(u) Per Hall, V.-C., Watkins v. Nash (1875). L. R., 20 Eq. 262.

(v) See Plowd. 308 ; Pratt v. Barker (1828), 1 Sim. 1, 4 Russ. 507 ; Morley v. Boothby (1825), 3 Bing. 107.

Considerations for deeds have also been divided into “good," as natural affection, "moral obligation,” and the like, and “ valuable, as money, money's worth, or marriage ; and it was said that good consideration made an instrument good as between the parties; but a valuable

consideration made it good as against a subsequent purchaser (see Gully v. Bishop of Exeter (1828), 2 Moo. & P. 266). But this division, inasmuch as a deed requires no consideration, has only historical interest. Where the colisideration is in fact good but not valnable, it will be of course desirable to express it in the document to preserve it from the suspicion attaching to a con. tract without any even moral consideration.

It is provided by the Bankruptcy Act, 1883, sect. 47 (2), that an antenuptial covenant, in consideration of marriage by a husband to settle his own after-acquired property, will be void as against the trustee in bankruptcy it the husband becomes a bankrupt before the property is actually transferred.


under Seal. which is entirely without consideration (y). But an imperfect conveyance, if voluntary, is not binding, and equity will not execute it in favour of volunteers, if anything remains to be done (2). And if the consideration be immoral or illegal, the contract, Immoral con

sideration. though under seal, will be void. As to immoral consideration, the rules are very fully laid down in Ayerst v. Jenkins (a), as follows:- Ayerst v.

Jenkins 1. “Bonds or covenants founded on past cohabitation, whether adulterous, incestuous, or simply immoral, are valid in law, and not liable (unless there be other elements in the case) to be set aside iu equity. 2. Such bonds or covenants, if given in considera

. tion of future cohabitation, are void in law, and therefore of course also void in equity. 3. Relief cannot be given against any such bonds or covenants in equity if the illegal consideration appears on the face of the instrument;" it being added that if an illegal consideration does not appear on the face of the instrument, relief may be given in some circumstances to a particeps criminis in equity. The rules respecting illegal considerations, which will be fully Illegal con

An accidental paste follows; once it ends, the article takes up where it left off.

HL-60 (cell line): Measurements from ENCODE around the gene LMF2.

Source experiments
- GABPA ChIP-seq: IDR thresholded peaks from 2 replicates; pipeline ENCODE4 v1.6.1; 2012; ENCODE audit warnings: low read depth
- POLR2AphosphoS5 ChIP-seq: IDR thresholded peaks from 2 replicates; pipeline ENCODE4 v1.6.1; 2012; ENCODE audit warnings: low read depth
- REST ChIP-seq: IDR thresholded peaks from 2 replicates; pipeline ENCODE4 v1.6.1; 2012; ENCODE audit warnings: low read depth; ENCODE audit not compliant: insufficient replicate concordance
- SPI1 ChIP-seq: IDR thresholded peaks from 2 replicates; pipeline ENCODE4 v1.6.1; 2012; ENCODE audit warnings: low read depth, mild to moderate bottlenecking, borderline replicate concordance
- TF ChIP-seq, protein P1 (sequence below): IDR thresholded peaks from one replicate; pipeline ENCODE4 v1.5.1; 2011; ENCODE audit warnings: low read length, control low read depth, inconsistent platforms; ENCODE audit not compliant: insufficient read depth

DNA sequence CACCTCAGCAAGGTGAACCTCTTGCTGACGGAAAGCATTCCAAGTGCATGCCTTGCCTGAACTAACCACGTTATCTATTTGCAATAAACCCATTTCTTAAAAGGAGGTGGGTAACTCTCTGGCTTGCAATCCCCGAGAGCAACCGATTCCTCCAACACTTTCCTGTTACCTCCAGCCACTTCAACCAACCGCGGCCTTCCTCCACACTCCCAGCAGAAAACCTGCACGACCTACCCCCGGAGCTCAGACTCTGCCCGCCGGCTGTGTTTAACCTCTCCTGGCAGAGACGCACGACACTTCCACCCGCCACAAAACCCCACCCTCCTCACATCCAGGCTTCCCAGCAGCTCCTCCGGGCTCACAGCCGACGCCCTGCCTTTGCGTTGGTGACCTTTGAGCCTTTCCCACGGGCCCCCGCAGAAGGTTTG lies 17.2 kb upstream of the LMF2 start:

sideration. stated hereafter (post, Ch. XXI.), are generally similar to those respecting immoral considerations. A contract in restraint of trade, though under seal, requires a Restraint of

trade. valuable consideration to support it (6).

Further, a contract under seal, if made without consideration, Impeachment may be impeached by third parties, on similar grounds to those on

by third

parties. which voluntary settlements can be impeached as being fraudulent as against creditors (c).

(c) Other Attributes of Contracts under Seal. As between the parties to the instrument, and in an action upon Estoppel. it-or where an action is brought to enforce rights arising out of the deed, and not collateral to it (d)—a deed operates as a conclusive bar, and prevents all inquiry into the truth (e); except, indeed, in cases of duress or fraud, or where there existed some incompetency in the contracting parties, or illegality in the consideration or object upon or for which the deed was made. In these cases


r) Bunn v. Guy (1803), 4 East, 190 ; ik R. 560; Rose v. Poulton (1831), 2 B. & Ad. 822.

tu) Wycherley v. Wycherley (1763), ? Elen. 177 ; Groves v. Groves (1829), 3 Y. & J. 163. (3) Snell's Principles of Equity, 8th

, p. 64 ; Lewin on Trusts, sth ed., 19. 79 et seq.

13) Ayerst v. Jenkins (1873), L. R., 16 1.275, at p. 282, per Lord Selborne, LC.

(6) Homer v. Ashford (1825), 3 Bing. 322, and Ch. XXI., sect. 2, post.

(c) See 13 Eliz. c. 5; 27 Eliz. C. 4; Rosher v. Williams (1875), L. R., 20 Eq. 210.

(d) Wilcs v. Woodward (1850), 5 Ex. 557, 563.

(e) Carpenter v. Buller (1811), 8 M. & W. 209. The same rule prevails in equity ; Carter v. Carter (1857), 27 L. J., Ch. 74.

Ch. I. s. 3. the facts may be pleaded in order to defeat the deed, even although

Contracts under Seal, they may

contradict statements made on the face of the deed (f). And so, although a party to a deed may be estopped from denying facts which are stated in it, he is not estopped from saying that, on

the facts so stated, the deed is void in law (9). Estoppel by The general rules as to estoppel by recitals in a contract under recital.


appear to be that a stateinent intended to be the statement of one party binds that party only (h), and that an averment in a recital

does not operate as an estoppel unless it be clear and precise (i). Merger. And as a deed is a security of a higher nature, so it operates as a

merger or extinguishment of any simple contract in respect whereof it was entered into (l); upon the same principle that a judgment

upon a specialty merges it (1). Mode of It is, at common law, an attribute of a contract under seal that discharge.

it can be varied or discharged by another contract under seal only, and not by a contract under hand or by word of mouth (m); but the rule is otherwise in equity (n), so that by the operation of the